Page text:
Dawn and dusk have magic, but you may well score more often at midday.
"Whitetails under pressure can become almost entirely nocturnal," a biologist pointed out. "It's not natural habit; it's learned behavior. Natural selection at work. Hunters kill first the deer that move at dawn and dusk, during legal shooting hours." He shrugged. "We teach deer to lie low in daylight, like we teach rooster pheasants to run."
A Southeast Deer Study Group reviewing hunter activity reported that only 58 percent of hunters on stand at dawn remained there into early afternoon. Some got up to stretch their legs and walked about. The others headed to camp or a restaurant or home, for lunch. But not only does a midday exit deny these hunters a crack at late-moving game, it stirs up bedded animals that often pass by hunters still on stand.
But sitting past prime time seems counter-intuitive. If deer didn't come by your stand when they were up and moving, how can you expect more action at midday? Going to the deer is an option, but it's tough to sneak through brush chosen by animals to hide them as it signals your approach. Old bucks bed where prevailing winds or thermals deliver scent from paths hunters use. In crisp litter and crusty snow, your step is noisy. Through lattices of brush, hidden deer catch your movement with eyes you never see.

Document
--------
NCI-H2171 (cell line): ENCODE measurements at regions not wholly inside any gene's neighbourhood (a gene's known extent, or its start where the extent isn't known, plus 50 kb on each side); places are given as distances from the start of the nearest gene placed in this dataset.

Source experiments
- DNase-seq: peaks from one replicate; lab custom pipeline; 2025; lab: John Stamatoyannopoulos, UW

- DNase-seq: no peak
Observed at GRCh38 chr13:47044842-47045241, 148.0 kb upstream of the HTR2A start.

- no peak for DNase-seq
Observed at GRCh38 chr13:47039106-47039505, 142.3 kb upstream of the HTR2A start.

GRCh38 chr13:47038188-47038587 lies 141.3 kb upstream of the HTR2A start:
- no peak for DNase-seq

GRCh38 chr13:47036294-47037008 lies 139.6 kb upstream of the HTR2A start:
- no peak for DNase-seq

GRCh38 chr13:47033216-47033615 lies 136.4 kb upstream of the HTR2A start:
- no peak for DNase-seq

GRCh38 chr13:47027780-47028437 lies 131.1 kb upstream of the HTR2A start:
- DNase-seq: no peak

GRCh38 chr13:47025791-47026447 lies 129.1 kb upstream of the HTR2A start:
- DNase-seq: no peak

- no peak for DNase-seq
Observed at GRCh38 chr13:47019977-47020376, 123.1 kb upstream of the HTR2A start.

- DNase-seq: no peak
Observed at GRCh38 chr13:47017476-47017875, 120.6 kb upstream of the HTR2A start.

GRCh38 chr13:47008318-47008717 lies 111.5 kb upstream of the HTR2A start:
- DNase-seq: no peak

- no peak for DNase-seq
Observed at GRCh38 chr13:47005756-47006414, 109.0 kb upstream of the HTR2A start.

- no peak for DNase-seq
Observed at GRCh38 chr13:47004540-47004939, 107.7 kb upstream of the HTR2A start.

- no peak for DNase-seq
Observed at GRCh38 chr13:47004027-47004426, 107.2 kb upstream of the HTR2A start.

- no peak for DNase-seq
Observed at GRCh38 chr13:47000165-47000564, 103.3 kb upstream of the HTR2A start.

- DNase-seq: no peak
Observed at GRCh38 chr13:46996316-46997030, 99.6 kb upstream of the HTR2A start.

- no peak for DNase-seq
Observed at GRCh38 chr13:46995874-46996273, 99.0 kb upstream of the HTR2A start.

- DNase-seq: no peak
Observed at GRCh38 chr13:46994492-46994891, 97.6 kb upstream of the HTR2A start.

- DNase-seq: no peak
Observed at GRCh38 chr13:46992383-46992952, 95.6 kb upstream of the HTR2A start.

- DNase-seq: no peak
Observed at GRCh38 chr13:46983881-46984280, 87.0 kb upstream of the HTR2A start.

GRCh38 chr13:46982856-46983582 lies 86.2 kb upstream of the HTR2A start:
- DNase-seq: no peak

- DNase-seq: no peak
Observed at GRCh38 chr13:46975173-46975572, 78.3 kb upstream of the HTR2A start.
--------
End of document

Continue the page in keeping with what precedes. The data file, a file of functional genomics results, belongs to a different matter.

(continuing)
As the sun climbs, such truths weigh heavily on hunters. They're ready to leave the treestand, or that promontory where they've sat since dawn's first blush. They could switch to still-hunting and tiptoe into tight places. They could stay on stand. But they don't. Many hunters think it's a waste of time. Hunting at midday is difficult or boring and, they think, unfruitful.
Well, it can be hard. But it's not always unfruitful. In fact, four of the last five bucks I've killed—whitetails and mule deer—have fallen between 10 a.m. and 2 p.m.
One dark day last November, as snow squalls lashed the prairie, I groped for reasons to persevere. Stinging, horizontal snow blew across my front as I eased through a patch of head-high weeds on a field fringe. A solid form—just a dark spot in a slot—caught my eye. I wiped snow from the binocular. There! The backline of a buck! A short sneak earned me a bigger window. I knelt and made the 80-yard shot with my 6.5 Creedmoor.
At dawn and dusk, animals are alert because they're up and visible and moving into places not yet proven secure. By midday, hunting pressure has eased off. Game drops its guard.